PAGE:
Ubiquitin is a Nobel Prize winning posttranslational protein modifier. The postranslational modification of proteins with the small protein called ubiquitin is a crucial step in a diverse subset of different cellular regulatory mechanisms. The best described function of ubiquitination is the subsequent degradation of modified proteins by either the 26S proteasome or the vacuole/lysosome. Abberations in these important mechanisms lead to severe diseases ranging from cancer to neurodegeneration. The attachment of ubiquitin to target proteins is therefore a highly regulated process. It is regulated by an enzymatic reaction cascade: First, ubiquitin gets activated and attached to a internal cysteine residue within the ubiquitin acivating enzyme (E1); second the activated ubiquitin is transferred to a internal cysteine of a ubiquitin conjugating enzyme (E2) and finally ubiquitin ligases (E3) allow either the direct transfer of ubiquitin to a lysine residue of a substrate protein (A) or are first kept on an E3 internal cysteine residue (B). By further modification of lysine residues within the ubiquitin molecule so called polyubiquitin chains are build up. An interesting aspect of this reaction is the fact that ubiquitin has six internal lysine residues that can all be modified by ubiquitin to form polyubiquitin chains. This allows a huge variety of different regulatory steps.
The Gid/CTLH complex
Addition of glucose to gluconeogenetic yeast cells leads to rapid ubiquitination and proteasomal degradation of the gluconeogenetic regulatory enzymes fructose-1,6-bisphosphatase (FBPase), phosphoenolpyruvate carboxykinase (PEPCK) and cytoplasmic malate dehydrogenase (MDH2). The responsible ubiquitin-ligase-complex (Gid-complex) consists of six core subunits (Gid1, Gid2, Gid5, Gid7, Gid8, Gid9). Gid2 and Gid9 contain ubiquitin-ligase (E3) typical RING finger domains. For E3 activation and subsequent substrate polyubiquitination an additional protein (Gid4) is synthesized after glucose addition and degraded by the Gid core complex thereafter.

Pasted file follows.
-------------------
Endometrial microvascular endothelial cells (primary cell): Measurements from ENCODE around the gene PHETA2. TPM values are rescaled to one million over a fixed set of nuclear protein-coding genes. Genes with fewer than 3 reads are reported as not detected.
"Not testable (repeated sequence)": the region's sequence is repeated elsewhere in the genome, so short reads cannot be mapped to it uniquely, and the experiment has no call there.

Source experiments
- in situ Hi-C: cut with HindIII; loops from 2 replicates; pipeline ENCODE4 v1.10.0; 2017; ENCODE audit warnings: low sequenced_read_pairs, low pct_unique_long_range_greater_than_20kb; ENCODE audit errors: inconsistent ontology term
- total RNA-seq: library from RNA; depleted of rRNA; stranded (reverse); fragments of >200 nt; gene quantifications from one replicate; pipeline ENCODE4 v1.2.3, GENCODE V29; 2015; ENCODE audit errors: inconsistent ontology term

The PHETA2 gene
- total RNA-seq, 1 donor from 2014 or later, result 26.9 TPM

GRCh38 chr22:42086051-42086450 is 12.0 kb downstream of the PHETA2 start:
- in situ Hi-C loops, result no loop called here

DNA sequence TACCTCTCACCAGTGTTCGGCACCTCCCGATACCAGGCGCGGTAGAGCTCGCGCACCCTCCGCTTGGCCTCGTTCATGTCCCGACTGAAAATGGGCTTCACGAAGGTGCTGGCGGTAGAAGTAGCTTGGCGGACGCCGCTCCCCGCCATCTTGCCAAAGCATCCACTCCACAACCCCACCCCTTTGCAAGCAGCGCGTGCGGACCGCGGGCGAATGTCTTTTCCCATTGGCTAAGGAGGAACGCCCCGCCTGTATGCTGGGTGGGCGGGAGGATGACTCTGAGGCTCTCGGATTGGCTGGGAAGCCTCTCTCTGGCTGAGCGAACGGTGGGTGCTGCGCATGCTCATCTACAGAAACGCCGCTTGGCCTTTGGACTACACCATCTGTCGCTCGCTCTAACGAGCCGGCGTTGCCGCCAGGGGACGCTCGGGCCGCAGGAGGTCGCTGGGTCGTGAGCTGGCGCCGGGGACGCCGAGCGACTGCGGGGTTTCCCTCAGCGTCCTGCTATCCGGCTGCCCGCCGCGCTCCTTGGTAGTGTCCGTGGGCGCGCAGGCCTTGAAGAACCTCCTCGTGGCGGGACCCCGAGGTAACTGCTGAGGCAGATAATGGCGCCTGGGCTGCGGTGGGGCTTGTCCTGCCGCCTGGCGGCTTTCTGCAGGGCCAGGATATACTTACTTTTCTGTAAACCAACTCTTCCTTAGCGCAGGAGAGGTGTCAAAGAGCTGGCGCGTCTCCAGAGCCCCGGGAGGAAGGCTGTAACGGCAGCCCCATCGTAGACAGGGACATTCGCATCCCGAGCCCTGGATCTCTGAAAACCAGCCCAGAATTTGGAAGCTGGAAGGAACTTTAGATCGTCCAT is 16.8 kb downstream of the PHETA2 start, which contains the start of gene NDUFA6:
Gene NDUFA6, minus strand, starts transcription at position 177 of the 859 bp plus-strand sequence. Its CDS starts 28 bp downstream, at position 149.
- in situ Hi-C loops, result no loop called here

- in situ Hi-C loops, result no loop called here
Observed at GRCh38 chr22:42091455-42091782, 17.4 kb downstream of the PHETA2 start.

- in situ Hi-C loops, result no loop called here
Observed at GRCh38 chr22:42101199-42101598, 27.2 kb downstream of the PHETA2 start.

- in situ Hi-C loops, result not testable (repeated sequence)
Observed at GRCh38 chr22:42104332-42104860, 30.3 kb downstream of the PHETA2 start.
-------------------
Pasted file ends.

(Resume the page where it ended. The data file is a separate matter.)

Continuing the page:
In higher organisms six highly conserved Gid-complex proteins are part of a protein complex with unknown function. Mammals have two Gid2/Rmd5 isoforms, RMND5a and RMND5b, while lower vertebrates only have one. In Xenopus laevis RMD5 is also part of a high-molecular-mass protein complex and the protein polyubiquitinates itself in vitro. This effect is dependent on its highly conserved noncanonical RING domain. We hypothesize that substrates other than the above mentioned exist in higher vertebrates. Therefore we plan to elucidate the functions of differing Gid/CTLH-complex subunits and the resulting substrate variation using yeast genetics, molecular biological methods and quantitative proteomics (DIGE).
Available Research Positions
We are recruiting motivated MSc students, PhD students specifically interested in various topics involving ubiquitin. Complete applications including CV, certificates, research abstracts / list of publications and the names, phone and E-mail addresses of 1-2 academic referees should be send by E-mail.
Prof. Dr. Guido Posern
Leiter: Thorsten Pfirrmann
Telefon: (0345) 557-3802
Fax: (0345) 557-3804
Email: Thorsten Pfirrmann
Institut für Physiologische Chemie
06114 Halle (Saale)
Telefon: (0345) 557-3812
Fax: (0345) 557-3811